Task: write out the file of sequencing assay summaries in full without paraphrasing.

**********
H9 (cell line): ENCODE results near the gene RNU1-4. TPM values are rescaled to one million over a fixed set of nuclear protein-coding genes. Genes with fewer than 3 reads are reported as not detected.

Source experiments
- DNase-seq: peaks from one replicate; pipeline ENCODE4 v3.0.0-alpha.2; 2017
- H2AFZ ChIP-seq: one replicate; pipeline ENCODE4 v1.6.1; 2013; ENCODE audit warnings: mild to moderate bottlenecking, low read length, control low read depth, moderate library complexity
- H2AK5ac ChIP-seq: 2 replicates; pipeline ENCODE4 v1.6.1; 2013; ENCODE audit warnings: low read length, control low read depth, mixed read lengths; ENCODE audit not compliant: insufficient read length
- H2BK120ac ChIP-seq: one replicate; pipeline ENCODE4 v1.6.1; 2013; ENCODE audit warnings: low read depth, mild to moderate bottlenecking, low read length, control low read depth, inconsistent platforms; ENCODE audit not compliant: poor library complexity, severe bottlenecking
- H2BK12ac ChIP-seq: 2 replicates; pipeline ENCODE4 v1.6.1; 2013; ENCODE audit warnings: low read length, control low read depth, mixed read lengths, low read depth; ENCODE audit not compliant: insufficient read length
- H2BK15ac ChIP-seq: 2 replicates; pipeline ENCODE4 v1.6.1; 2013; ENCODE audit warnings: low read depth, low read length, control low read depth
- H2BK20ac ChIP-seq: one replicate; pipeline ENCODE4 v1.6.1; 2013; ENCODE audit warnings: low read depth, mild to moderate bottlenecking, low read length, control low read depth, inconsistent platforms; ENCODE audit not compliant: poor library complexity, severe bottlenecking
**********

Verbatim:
H9 (cell line): ENCODE results near the gene RNU1-4. TPM values are rescaled to one million over a fixed set of nuclear protein-coding genes. Genes with fewer than 3 reads are reported as not detected.

Source experiments
- DNase-seq: peaks from one replicate; pipeline ENCODE4 v3.0.0-alpha.2; 2017
- H2AFZ ChIP-seq: one replicate; pipeline ENCODE4 v1.6.1; 2013; ENCODE audit warnings: mild to moderate bottlenecking, low read length, control low read depth, moderate library complexity
- H2AK5ac ChIP-seq: 2 replicates; pipeline ENCODE4 v1.6.1; 2013; ENCODE audit warnings: low read length, control low read depth, mixed read lengths; ENCODE audit not compliant: insufficient read length
- H2BK120ac ChIP-seq: one replicate; pipeline ENCODE4 v1.6.1; 2013; ENCODE audit warnings: low read depth, mild to moderate bottlenecking, low read length, control low read depth, inconsistent platforms; ENCODE audit not compliant: poor library complexity, severe bottlenecking
- H2BK12ac ChIP-seq: 2 replicates; pipeline ENCODE4 v1.6.1; 2013; ENCODE audit warnings: low read length, control low read depth, mixed read lengths, low read depth; ENCODE audit not compliant: insufficient read length
- H2BK15ac ChIP-seq: 2 replicates; pipeline ENCODE4 v1.6.1; 2013; ENCODE audit warnings: low read depth, low read length, control low read depth
- H2BK20ac ChIP-seq: one replicate; pipeline ENCODE4 v1.6.1; 2013; ENCODE audit warnings: low read depth, mild to moderate bottlenecking, low read length, control low read depth, inconsistent platforms; ENCODE audit not compliant: poor library complexity, severe bottlenecking